With the recent decline in the price of oil, many investors are wondering, where the opportunity is to make money from the decline? As I have stated before, my investing motto is always to keep it simple; which in this case would mean "simply buy oil stocks."
Over the past few months, the price of oil has unexpectedly fallen from over $100 a barrel to the $50 range. Neither economist, market analysts, or oil industry experts saw this decline coming. So I believe it is safe to say that no one, certainly including myself, knows were the price of oil is going in the near future. But with that being said, I think most would agree the use of oil is not going away in the near future. Oil is and will be the most widely used form of energy in the coming years, despite the rise of natural gas, solar or any other form of energy which currently exists.
The fall in the price of oil has caused oil stocks to decline. For example, Exxon Mobile (XOM) is down more than 8% over the past six months while Chevron (CVX) is off by nearly 14%. Smaller players like Anadarko Petroleum (APC) is off by nearly 22% and Pioneer Natural Resources (PXD) is off by 32% as the price of oil has fallen during the second half of the year. These types of declines have been felt throughout the industry.
One of the first and most common antidotes we are taught as investors is "buy low, sell high." When stocks fall, their price is low or at least lower than it was, which means if you believe in the company, or in this case the industry, then now is the time to buy. Continue reading "Falling Oil Prices Presents Opportunity"→
This week was undoubtedly a busy week for FX traders, with the utter meltdown of the Russian Ruble followed by Putin’s speech, the across-the-board selloff in emerging markets and the surprise negative rate announced by the Swiss National Bank. What this week won’t be remembered for is a Pound Sterling turnaround, yet I intend to illustrate in this article that that might just be in the cards.
Across the Channel
The fact that the Pound Sterling has shed value against the almighty Dollar might not come as a surprise; after all, the Dollar has rallied across the board as the Fed turned hawkish and the economy accelerated. But what is a surprise is why the Pound Sterling, the currency of an economy which has grown at an annual pace of 3%, has been essentially flat versus its European peer, the Euro? In short, after a robust performance from the UK economy, investors are beginning to get the sense that rather than continue accelerating the UK is been dragged down by the woes across the Channel with Europe pulling UK growth potential down. Below, the two major charts that made investors ponder and Sterling stagger.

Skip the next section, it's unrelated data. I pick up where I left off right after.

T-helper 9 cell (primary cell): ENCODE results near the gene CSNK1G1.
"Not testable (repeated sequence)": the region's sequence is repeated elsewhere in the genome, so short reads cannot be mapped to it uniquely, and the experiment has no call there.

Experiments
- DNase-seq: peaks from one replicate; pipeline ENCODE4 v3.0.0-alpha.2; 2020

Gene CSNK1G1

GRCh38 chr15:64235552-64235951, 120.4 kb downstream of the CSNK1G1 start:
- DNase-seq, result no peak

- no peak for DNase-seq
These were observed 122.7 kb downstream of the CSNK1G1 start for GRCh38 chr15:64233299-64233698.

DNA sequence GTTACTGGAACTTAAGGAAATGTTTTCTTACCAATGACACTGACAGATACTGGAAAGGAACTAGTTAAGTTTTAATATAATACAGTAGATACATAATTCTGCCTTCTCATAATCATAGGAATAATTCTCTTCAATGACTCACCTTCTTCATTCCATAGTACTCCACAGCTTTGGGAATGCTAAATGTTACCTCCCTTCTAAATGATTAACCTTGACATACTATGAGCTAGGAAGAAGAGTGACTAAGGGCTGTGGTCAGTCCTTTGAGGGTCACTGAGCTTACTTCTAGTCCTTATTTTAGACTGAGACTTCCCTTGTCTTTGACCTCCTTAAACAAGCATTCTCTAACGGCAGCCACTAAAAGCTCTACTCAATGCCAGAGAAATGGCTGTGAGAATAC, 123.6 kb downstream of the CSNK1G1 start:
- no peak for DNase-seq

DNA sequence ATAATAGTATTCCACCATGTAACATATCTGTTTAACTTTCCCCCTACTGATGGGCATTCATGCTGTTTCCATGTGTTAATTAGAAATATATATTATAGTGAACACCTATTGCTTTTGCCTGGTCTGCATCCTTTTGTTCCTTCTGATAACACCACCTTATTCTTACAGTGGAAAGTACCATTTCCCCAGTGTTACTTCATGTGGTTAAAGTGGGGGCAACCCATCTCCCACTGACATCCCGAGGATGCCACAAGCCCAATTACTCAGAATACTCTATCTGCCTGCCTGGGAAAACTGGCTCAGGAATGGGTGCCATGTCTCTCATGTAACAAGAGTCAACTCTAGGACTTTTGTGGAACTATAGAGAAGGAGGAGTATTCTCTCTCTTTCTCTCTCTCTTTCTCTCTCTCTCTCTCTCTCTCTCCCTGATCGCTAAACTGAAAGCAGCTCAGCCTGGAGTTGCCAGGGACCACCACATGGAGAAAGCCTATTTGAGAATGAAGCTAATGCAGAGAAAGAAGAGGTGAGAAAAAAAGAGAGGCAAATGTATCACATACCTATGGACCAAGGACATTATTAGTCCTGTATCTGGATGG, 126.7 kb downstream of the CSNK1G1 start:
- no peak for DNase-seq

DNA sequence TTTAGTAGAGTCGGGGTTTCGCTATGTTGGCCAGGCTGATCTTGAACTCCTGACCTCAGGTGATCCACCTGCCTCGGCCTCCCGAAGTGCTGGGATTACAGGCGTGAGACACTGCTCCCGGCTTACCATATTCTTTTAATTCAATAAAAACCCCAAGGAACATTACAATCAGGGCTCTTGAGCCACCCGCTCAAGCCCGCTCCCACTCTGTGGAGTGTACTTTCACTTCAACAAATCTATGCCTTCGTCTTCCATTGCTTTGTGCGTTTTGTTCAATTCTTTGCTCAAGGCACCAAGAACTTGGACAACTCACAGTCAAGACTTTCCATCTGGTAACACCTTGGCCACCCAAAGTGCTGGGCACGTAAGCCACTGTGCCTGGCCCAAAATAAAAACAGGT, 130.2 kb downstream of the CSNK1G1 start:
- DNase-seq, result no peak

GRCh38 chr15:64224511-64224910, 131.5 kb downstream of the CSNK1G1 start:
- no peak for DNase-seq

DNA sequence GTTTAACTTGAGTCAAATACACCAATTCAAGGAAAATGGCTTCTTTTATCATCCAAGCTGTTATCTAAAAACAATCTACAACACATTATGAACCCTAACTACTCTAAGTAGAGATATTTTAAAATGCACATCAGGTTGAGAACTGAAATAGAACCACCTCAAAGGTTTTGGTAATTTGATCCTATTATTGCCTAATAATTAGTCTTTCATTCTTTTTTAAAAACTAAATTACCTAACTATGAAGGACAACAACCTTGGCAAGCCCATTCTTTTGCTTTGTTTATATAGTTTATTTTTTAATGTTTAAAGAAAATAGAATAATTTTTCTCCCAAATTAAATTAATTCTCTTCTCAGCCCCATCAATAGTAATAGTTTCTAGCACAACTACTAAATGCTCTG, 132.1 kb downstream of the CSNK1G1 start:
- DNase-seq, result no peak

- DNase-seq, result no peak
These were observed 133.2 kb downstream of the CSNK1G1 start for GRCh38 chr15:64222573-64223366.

The first and foremost piece of data is inflation, but not just headline inflation which is also affected by external factors such as Oil prices (which, as we all know, happen to be collapsing) but core inflation that isolates external volatile factors including energy and food. As you can see in blue, UK Core Inflation just took a nose dive, hitting 1.2%, just 0.5% above the Eurozone’s 0.7% core inflation rate. With such a collapse in inflation expectations investors are beginning to question the UK recovery, wondering instead if growth is about to slow rather than accelerate, or perhaps that wage growth is not just around the corner as the pundits have said, and that maybe the Eurozone’s own stagnant growth is dragging the UK down along with it.
Thereafter, comes job market data; although unemployment has fallen to 6% it’s stubbornly fixed at this level and the claimant count rate, which measures the fall in unemployed (as seen in our second chart) has slowed down in pace. That had led investors to ponder that perhaps the job market is about to reverse some of its earlier job gains and that unemployment could nudge a bit higher.
This has all led to one very basic question; are rate hikes in the UK really on the table next year? What with inflation in a nose dive, wages failing to rise and unemployment perhaps on the verge of a hike? Certainly, the possibility of a rate hike being pushed back into 2016 seems, especially after those readings, more probable. And that pretty much explains the flat performance of Sterling even against a battered Euro.
Retail Sales Changes the Game?